Finding A Good Deal
in the Northern Michigan Real Estate Market
Can a good deal still be found?
If you know how to go about it. Finding a good deal requires patience, perseverance and an in-depth understanding of relevant valuation metrics, but if you actively engage in the process there will be opportunities.
A typical example would be a buyer interested in a family home:
- With 4+ bedrooms;
- Located within a 5-10 minute drive of the chairlifts or sandy beach;
- Purchase price not to exceed $2 million;
- Short term rental income offsets;
- Upside appreciation profile.
A search produces 40 results from which a shortlist of best fit properties is selected. Candidates cannot suffer from pricing defects, environmental defects or shell and core/floor plan defects. The top 25% of the results yields 10 possibilities that make the final cut.
Experience suggests that only 2 of the presented homes are likely to be of serious interest which is a small fraction of total inventory. The challenge here has to do with statistical probability: The odds that one of the two shortlisted properties is owned by one of five price realistic sellers is only 10% (2/10 x 5/10 = 10/100) making the chances of a successful acquisition both frustrating and alarmingly challenging.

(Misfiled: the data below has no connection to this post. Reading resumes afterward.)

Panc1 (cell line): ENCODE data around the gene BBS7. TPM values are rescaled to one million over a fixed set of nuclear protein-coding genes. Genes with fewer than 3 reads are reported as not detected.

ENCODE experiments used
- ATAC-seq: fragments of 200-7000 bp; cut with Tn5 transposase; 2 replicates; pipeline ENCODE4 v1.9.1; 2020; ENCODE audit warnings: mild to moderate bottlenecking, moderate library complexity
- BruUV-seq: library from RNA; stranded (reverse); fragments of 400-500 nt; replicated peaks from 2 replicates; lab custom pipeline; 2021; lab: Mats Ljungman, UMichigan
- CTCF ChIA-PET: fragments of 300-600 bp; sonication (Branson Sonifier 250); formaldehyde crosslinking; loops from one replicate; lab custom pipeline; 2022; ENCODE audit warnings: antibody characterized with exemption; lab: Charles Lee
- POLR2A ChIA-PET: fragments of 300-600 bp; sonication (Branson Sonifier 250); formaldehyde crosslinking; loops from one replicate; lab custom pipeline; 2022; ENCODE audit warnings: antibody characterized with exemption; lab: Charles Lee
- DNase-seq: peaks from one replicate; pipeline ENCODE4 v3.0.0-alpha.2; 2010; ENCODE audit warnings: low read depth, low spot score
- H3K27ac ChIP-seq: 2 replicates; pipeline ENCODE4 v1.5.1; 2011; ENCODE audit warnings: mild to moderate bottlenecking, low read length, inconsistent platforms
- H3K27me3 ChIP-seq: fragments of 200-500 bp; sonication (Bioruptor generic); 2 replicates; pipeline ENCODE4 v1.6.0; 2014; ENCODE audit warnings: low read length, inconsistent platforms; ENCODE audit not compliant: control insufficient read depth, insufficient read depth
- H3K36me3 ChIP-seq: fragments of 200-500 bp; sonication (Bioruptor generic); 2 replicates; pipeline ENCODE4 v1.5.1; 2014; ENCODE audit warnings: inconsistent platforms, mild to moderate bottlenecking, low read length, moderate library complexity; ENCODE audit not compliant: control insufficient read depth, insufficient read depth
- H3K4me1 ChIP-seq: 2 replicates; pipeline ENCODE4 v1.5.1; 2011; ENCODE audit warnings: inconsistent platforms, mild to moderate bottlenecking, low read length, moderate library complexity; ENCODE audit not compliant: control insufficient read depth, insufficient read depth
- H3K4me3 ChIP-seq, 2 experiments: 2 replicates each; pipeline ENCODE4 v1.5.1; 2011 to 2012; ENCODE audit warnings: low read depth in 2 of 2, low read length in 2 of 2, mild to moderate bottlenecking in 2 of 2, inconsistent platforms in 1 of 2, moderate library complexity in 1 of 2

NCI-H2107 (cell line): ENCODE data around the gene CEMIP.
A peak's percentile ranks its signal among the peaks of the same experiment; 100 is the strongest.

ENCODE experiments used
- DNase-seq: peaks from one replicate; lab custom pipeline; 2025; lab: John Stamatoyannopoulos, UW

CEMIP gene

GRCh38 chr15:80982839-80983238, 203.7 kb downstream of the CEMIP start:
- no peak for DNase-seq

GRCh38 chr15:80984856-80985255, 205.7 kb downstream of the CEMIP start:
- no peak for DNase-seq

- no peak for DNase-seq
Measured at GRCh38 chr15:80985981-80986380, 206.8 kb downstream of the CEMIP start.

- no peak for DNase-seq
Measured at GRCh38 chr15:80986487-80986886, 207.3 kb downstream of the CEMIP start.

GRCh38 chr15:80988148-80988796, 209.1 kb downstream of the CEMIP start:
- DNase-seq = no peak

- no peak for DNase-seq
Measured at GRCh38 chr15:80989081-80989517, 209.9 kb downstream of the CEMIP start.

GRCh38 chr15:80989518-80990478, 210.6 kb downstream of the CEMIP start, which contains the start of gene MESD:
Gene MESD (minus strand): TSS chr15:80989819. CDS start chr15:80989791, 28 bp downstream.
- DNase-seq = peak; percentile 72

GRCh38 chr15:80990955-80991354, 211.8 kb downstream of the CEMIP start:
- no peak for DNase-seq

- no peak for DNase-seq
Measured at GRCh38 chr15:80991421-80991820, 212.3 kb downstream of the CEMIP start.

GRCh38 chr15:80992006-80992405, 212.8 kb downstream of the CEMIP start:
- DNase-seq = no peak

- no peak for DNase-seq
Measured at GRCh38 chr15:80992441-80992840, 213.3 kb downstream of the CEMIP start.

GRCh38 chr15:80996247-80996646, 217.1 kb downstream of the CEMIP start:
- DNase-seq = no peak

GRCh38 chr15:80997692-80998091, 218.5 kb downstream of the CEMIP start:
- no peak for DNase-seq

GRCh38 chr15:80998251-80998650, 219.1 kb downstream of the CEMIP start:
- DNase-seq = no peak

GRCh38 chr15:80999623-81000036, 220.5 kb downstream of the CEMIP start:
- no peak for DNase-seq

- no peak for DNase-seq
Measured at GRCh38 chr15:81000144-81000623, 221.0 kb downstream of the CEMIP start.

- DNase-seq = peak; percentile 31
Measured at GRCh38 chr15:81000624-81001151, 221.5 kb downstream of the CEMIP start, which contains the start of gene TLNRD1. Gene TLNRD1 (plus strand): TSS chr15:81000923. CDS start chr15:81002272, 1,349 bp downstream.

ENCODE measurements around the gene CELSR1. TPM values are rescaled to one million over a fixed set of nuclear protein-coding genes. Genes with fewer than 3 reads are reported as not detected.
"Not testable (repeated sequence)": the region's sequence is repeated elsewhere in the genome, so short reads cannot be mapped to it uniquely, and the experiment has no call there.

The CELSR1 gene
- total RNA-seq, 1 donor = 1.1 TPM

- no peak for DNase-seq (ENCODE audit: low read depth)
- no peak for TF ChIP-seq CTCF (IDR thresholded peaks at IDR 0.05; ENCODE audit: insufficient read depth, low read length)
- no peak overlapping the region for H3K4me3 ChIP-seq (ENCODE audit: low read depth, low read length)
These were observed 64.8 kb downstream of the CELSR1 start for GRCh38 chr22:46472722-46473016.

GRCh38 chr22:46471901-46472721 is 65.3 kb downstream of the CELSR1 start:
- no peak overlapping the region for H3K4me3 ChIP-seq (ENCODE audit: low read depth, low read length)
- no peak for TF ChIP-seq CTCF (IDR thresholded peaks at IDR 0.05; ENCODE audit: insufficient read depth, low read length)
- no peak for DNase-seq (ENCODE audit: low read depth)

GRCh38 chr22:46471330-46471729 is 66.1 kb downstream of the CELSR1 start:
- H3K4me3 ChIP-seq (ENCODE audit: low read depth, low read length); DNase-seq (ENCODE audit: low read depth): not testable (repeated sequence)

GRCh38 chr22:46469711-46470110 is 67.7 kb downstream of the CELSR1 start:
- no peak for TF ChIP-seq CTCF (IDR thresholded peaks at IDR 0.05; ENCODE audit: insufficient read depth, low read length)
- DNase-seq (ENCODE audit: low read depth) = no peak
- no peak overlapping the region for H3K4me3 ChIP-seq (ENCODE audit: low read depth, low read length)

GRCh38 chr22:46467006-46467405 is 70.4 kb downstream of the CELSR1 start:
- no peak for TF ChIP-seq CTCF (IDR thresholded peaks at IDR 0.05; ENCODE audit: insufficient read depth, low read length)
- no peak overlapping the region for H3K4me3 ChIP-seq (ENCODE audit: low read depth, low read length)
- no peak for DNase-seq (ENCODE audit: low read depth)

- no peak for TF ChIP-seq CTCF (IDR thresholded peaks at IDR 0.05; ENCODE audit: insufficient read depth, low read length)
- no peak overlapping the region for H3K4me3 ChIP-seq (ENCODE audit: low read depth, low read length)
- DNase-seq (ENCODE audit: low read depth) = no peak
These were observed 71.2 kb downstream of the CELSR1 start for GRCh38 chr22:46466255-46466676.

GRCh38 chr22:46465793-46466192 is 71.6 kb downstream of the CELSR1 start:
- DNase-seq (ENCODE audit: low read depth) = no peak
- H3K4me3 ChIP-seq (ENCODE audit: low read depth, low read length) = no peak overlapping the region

So much for buyers who think they are going to get the deal of a lifetime, from sellers who are patiently willing to sell, on the one day that buyer happens to be in town looking at real estate.
Data research, shows the following to be true:
- The Northern Michigan property market is at the end of a 10-year structural correction cycle.
- Leading Indicators show inventory levels at below long term absorption averages.
- Capital markets are improving as a result of the biggest stock market run-up in modern economic history.
- The demand for high-end luxury goods is up.
- Consumer confidence and GDP performance are strengthening and a favorable FED monetary policy is in place.
- Well-priced vacation homes have been selling but buyers are still reluctant to commit.
As the fear subsides there will be an increasing appetite for yield and diversification ultimately bringing an end to the current capital preservation mentality.
All of these indicators support a "take action now" strategy with the key being to get out in front of the herd while there are still deals to be had, the worst is over, but the stampede towards freer spending has not yet begun.